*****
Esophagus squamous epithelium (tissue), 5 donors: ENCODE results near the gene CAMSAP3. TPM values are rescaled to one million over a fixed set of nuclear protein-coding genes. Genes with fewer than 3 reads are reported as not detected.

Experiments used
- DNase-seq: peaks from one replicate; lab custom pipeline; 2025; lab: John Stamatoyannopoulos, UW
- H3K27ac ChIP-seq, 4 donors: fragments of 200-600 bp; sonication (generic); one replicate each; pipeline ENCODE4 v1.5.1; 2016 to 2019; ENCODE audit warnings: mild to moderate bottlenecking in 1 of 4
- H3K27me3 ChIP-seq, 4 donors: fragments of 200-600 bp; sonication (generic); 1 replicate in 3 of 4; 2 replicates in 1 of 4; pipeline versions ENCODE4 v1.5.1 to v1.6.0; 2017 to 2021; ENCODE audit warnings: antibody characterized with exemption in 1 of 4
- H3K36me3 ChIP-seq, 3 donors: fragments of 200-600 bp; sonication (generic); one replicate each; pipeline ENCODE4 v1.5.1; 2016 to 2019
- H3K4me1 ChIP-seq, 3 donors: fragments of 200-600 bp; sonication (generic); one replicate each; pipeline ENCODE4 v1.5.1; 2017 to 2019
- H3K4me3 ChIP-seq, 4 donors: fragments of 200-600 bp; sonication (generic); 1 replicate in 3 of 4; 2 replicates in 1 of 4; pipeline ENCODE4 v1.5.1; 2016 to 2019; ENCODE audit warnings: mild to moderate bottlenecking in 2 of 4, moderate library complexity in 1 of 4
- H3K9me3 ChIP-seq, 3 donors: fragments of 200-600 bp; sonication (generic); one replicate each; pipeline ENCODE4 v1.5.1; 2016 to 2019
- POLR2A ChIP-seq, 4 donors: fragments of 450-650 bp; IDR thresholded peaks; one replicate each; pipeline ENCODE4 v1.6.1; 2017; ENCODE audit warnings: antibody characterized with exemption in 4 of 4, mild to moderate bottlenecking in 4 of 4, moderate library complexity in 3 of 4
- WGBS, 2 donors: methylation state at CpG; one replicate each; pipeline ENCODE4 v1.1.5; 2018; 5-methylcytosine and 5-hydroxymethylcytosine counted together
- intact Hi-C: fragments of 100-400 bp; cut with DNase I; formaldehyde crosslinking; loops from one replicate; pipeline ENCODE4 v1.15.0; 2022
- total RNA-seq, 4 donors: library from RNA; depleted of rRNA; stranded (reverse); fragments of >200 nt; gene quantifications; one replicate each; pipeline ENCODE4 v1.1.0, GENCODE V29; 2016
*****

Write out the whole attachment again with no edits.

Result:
Esophagus squamous epithelium (tissue), 5 donors: ENCODE results near the gene CAMSAP3. TPM values are rescaled to one million over a fixed set of nuclear protein-coding genes. Genes with fewer than 3 reads are reported as not detected.

Experiments used
- DNase-seq: peaks from one replicate; lab custom pipeline; 2025; lab: John Stamatoyannopoulos, UW
- H3K27ac ChIP-seq, 4 donors: fragments of 200-600 bp; sonication (generic); one replicate each; pipeline ENCODE4 v1.5.1; 2016 to 2019; ENCODE audit warnings: mild to moderate bottlenecking in 1 of 4
- H3K27me3 ChIP-seq, 4 donors: fragments of 200-600 bp; sonication (generic); 1 replicate in 3 of 4; 2 replicates in 1 of 4; pipeline versions ENCODE4 v1.5.1 to v1.6.0; 2017 to 2021; ENCODE audit warnings: antibody characterized with exemption in 1 of 4
- H3K36me3 ChIP-seq, 3 donors: fragments of 200-600 bp; sonication (generic); one replicate each; pipeline ENCODE4 v1.5.1; 2016 to 2019
- H3K4me1 ChIP-seq, 3 donors: fragments of 200-600 bp; sonication (generic); one replicate each; pipeline ENCODE4 v1.5.1; 2017 to 2019
- H3K4me3 ChIP-seq, 4 donors: fragments of 200-600 bp; sonication (generic); 1 replicate in 3 of 4; 2 replicates in 1 of 4; pipeline ENCODE4 v1.5.1; 2016 to 2019; ENCODE audit warnings: mild to moderate bottlenecking in 2 of 4, moderate library complexity in 1 of 4
- H3K9me3 ChIP-seq, 3 donors: fragments of 200-600 bp; sonication (generic); one replicate each; pipeline ENCODE4 v1.5.1; 2016 to 2019
- POLR2A ChIP-seq, 4 donors: fragments of 450-650 bp; IDR thresholded peaks; one replicate each; pipeline ENCODE4 v1.6.1; 2017; ENCODE audit warnings: antibody characterized with exemption in 4 of 4, mild to moderate bottlenecking in 4 of 4, moderate library complexity in 3 of 4
- WGBS, 2 donors: methylation state at CpG; one replicate each; pipeline ENCODE4 v1.1.5; 2018; 5-methylcytosine and 5-hydroxymethylcytosine counted together
- intact Hi-C: fragments of 100-400 bp; cut with DNase I; formaldehyde crosslinking; loops from one replicate; pipeline ENCODE4 v1.15.0; 2022
- total RNA-seq, 4 donors: library from RNA; depleted of rRNA; stranded (reverse); fragments of >200 nt; gene quantifications; one replicate each; pipeline ENCODE4 v1.1.0, GENCODE V29; 2016